- No interpretation against the grain of the UK legislation
" The CJEU returned to the limits of Marleasing in case C-268/06 Impact v Minister for Agriculture and Food  2 CMLR 47 at :
"However, the obligation on a national court to refer to the content of a directive when interpreting and applying the relevant rules of domestic law is limited by general principles of law, particularly those of legal certainty and non-retroactivity, and that obligation cannot serve as the basis for an interpretation of national law contra legem."
 The expression "contra legem" means "against the law". In the context of the Marleasing principle, the content of that phrase was explained by Advocate General Bot in Dansk Industri (DI) v Estate of Karsten Eigil Rasmussen (Case C-441/14),  3 CMLR 27 at :
"The Latin expression 'contra legem' literally means 'against the law'. A contra legem interpretation must, to my mind, be understood as being an interpretation that contradicts the very wording of the national provision at issue. In other words, a national court is confronted by the obstacle of contra legem interpretation when the clear, unequivocal wording of a provision of national law appears to be irreconcilable with the wording of a directive. The Court has acknowledged that contra legem interpretation represents a limit on the obligation of consistent interpretation, since it cannot require national courts to exercise their interpretative competence to such a point that they substitute for the legislative authority."
 He distinguished, in this connection, between national law laid down by case law on the one hand, and law enacted by the legislature on the other. He seems to me to have taken the view that to contradict "the very wording" of national legislation would amount to an interpretation contra legem. The court drew that distinction at :
"Accordingly, the national court cannot validly claim in the main proceedings that it is impossible for it to interpret the national provision at issue in a manner that is consistent with EU law by mere reason of the fact that it has consistently interpreted that provision in a manner that is incompatible with EU law."
 If a proposed interpretation of national law goes beyond that limit, then the national court may be required to disapply the offending provision: Dansk Industri at .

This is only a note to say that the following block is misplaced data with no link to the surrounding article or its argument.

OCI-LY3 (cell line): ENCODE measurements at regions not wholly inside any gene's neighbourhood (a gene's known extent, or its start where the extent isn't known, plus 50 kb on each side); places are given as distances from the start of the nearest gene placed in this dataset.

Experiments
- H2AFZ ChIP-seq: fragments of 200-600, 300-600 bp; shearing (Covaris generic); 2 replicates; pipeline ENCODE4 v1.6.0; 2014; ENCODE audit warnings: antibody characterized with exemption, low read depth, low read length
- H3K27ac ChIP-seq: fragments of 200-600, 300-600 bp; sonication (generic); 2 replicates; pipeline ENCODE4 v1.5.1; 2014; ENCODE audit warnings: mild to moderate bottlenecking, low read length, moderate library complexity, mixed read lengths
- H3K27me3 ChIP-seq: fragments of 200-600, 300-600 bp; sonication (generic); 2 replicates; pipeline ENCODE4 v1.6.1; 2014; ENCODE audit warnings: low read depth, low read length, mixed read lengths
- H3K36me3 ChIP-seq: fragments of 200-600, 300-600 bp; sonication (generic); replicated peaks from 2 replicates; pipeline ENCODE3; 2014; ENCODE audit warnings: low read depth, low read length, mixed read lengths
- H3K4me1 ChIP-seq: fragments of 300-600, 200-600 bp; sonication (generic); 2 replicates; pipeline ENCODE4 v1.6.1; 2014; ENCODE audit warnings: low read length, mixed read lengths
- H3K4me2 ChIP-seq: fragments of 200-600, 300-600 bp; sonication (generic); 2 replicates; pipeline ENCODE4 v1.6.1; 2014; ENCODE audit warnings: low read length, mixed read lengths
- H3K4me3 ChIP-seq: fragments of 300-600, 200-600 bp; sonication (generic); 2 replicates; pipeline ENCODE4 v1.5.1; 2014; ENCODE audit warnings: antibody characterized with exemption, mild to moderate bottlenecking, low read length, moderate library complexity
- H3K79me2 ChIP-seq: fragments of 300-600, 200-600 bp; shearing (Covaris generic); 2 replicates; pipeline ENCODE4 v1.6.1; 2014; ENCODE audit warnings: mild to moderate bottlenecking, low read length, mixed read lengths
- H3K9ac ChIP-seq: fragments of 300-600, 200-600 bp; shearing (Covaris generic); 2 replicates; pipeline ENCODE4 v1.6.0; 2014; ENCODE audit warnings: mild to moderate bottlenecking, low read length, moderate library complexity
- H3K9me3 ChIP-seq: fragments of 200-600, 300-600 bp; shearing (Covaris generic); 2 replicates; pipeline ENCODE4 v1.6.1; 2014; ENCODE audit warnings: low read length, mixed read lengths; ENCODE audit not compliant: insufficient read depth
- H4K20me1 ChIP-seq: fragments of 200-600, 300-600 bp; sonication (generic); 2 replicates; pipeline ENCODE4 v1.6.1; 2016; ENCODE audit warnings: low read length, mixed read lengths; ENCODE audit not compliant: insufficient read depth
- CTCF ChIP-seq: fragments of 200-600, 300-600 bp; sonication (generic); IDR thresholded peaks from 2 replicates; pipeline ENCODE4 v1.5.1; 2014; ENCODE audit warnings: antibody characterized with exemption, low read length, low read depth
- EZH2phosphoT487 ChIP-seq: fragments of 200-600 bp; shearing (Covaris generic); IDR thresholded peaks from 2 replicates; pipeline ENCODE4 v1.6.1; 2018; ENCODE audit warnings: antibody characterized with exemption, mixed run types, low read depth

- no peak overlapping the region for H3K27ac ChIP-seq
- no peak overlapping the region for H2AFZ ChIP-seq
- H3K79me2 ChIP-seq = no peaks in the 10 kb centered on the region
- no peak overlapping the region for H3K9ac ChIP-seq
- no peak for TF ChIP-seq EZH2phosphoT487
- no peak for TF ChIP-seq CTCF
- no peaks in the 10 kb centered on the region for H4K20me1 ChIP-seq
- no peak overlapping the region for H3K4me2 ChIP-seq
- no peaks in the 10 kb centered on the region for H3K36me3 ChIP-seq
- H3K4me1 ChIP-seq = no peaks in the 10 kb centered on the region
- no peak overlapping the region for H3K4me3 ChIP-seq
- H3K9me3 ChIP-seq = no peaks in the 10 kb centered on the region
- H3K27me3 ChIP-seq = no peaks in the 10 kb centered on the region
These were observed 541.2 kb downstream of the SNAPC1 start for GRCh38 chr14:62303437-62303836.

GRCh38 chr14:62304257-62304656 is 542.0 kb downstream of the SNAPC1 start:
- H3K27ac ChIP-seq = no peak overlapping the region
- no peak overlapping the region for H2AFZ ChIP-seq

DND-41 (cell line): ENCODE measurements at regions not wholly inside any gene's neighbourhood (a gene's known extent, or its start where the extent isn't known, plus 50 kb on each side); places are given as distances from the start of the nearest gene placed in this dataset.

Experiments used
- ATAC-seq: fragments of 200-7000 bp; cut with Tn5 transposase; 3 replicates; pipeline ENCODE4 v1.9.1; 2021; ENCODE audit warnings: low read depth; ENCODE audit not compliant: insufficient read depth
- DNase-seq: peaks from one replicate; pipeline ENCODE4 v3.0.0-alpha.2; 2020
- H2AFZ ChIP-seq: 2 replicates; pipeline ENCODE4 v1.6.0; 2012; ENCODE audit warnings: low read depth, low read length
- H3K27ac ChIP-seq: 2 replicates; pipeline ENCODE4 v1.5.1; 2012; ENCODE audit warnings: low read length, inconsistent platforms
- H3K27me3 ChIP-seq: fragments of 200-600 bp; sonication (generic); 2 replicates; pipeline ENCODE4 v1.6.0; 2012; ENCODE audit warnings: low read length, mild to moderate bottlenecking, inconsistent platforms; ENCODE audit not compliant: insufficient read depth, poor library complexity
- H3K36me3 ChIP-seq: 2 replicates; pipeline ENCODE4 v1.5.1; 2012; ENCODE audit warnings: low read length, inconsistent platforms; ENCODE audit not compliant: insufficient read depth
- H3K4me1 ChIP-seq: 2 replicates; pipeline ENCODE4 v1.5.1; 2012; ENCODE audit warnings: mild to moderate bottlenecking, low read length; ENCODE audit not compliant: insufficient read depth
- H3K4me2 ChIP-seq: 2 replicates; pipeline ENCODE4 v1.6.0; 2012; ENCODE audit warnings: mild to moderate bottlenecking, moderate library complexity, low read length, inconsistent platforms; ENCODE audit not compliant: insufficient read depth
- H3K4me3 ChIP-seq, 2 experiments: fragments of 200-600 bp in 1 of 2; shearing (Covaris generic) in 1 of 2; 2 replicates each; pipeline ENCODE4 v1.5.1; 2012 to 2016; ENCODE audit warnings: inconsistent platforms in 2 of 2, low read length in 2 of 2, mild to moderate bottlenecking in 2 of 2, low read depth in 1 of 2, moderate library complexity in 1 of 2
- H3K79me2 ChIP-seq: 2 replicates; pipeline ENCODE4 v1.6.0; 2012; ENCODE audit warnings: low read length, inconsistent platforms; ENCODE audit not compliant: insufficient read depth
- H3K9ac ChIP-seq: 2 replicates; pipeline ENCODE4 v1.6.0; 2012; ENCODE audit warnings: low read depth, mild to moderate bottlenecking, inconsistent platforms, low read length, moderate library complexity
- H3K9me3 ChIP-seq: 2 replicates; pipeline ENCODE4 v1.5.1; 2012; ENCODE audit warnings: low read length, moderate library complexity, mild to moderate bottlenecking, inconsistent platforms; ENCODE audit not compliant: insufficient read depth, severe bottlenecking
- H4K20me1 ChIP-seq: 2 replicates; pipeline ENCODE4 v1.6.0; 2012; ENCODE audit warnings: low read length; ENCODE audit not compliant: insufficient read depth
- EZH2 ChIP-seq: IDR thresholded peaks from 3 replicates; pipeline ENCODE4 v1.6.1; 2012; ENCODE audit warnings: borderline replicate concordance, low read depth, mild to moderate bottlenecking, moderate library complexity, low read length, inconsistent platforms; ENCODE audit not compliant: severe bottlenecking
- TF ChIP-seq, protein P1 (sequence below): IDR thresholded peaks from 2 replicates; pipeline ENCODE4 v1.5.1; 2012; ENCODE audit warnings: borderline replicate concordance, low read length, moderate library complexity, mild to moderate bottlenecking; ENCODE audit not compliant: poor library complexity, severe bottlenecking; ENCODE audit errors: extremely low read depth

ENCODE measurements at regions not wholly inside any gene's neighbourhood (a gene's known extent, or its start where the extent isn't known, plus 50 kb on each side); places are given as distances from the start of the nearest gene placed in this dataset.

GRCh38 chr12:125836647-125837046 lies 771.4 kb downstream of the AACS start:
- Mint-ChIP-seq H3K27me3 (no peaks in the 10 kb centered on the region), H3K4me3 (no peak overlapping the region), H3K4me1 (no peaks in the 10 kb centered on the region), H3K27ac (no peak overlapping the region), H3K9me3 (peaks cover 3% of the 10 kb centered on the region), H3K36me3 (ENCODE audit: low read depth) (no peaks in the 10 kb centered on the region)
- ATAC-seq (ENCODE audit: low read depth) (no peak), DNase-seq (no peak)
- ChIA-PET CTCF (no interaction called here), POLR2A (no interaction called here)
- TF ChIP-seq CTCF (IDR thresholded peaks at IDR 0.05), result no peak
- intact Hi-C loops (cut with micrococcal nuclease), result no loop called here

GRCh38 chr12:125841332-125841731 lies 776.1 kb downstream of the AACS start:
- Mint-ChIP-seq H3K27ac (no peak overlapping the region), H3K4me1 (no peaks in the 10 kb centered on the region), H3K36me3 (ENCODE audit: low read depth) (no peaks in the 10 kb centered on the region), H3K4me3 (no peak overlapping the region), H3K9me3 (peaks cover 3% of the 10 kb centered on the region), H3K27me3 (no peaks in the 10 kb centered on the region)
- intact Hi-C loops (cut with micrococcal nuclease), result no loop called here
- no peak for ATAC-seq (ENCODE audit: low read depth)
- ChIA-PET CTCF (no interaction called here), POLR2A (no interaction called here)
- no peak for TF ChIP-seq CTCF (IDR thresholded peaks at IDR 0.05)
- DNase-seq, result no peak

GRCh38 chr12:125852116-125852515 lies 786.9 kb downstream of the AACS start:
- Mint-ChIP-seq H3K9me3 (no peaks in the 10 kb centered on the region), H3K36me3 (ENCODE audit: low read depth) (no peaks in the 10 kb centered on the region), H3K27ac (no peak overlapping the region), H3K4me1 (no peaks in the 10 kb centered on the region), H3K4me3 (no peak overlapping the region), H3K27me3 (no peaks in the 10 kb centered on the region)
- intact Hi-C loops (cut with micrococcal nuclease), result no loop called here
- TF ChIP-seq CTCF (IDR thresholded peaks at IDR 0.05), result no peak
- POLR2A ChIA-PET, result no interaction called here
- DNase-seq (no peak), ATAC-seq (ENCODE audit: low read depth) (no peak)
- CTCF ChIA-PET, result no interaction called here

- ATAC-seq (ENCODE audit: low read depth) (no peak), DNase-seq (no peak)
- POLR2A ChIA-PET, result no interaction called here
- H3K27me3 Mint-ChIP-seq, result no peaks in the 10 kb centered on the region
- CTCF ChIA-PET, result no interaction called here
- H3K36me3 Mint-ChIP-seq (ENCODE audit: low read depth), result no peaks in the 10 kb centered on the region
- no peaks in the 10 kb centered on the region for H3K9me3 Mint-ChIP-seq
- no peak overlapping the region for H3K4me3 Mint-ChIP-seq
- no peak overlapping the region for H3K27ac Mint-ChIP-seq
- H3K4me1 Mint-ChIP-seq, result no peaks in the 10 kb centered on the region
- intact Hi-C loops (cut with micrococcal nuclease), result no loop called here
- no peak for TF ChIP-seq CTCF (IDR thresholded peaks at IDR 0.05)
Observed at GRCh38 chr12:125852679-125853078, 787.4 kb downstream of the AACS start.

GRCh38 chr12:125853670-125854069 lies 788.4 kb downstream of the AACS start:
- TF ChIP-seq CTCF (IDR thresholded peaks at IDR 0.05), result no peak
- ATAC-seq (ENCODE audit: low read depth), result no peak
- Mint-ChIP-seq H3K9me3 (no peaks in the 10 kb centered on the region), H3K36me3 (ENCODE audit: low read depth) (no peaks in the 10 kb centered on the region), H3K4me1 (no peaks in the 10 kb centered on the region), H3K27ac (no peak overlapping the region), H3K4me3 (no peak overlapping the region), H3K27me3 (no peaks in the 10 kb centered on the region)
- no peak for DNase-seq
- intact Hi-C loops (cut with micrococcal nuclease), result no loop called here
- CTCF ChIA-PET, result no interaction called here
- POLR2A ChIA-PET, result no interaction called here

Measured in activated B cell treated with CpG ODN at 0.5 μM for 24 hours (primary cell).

HMRC's first suggestion is, in effect, to replace "any member state" with "the United Kingdom". I do not consider that the Marleasing principle entitles a court to adopt an interpretation which is in direct contradiction to the words that Parliament has used. Moreover, section 18 (7) specifically contemplates a "warehousing regime" as including movements between warehouses in different member states. In Advocate Elmer's words, this suggestion invites us to read "A" as "B". HMRC's first suggestion would, in my judgment, be contra legem. I note, however, that this amendment has in fact been made by Parliament (see Taxation (Cross Border Trade) Act 2018 Schedule 8 para 16 (6) (d); but only with effect from 31 December 2020). The suggested conforming construction would have retrospective effect, although Parliament has expressly decided that it should not.
 In my judgment, although the UK has incorrectly widened the permissible scope of the exemption, the Marleasing principle does not allow that error to be corrected. Any necessary change would have to have been made by legislation." (HMRC v. Ampleaward Limited  EWCA Civ 1459)
" Mr Hitchmough said that it was a “fundamental” and “cardinal” feature of Para 4(1) that consideration was deemed to be reduced by the offered discount, irrespective of whether or not the customer made the payment promptly so as to secure that discount. In his submission, any construction of Para 4(1) that stripped it of that feature would “go entirely against the grain of the legislation”. He added that Judge Morgan had come to the same conclusion in Virgin Media FTT when she said at :
“My view is that the thrust of the legislation in this case is (and indeed the intended meaning of Para 4(1) could hardly be clearer) that the consideration on which VAT is to be charged is to be reduced where supplies are made on terms allowing or providing for a discount for prompt payment by the amount of the discount whether or not the discount provided for is in fact paid. To adopt an interpretation (whether by reading in words or otherwise) that the effect of Para 4(1) is that the relevant consideration is reduced only where a discounted sum is in fact paid would, therefore, go against the grain or thrust of the provision Parliament decided to enact.”
 Again, we agree with Judge Morgan for the reasons she gave." (Talktalk Telcom Limited v. HMRC  UKFTT 12 (TC), Judge Redston)
- Right to pay tax in instalments in relation to exit charge tax read in
" For the same reasons I consider a conforming construction to be appropriate in the present case and have no hesitation in following Panayi. I gratefully adopt Judge Mosedale’s reasoning in relation to s 49B TMA which is equally applicable to s 49D TMA in the present case. Accordingly, a conforming construction should be applied to s 49D TMA which is to be read as follows:
Corporation tax for an accounting period is due and payable on the day following the expiry of nine months from the end of that period or, in cases where the taxpayer’s right of freedom of establishment would otherwise be infringed, in five equal annual instalments following the end of that period.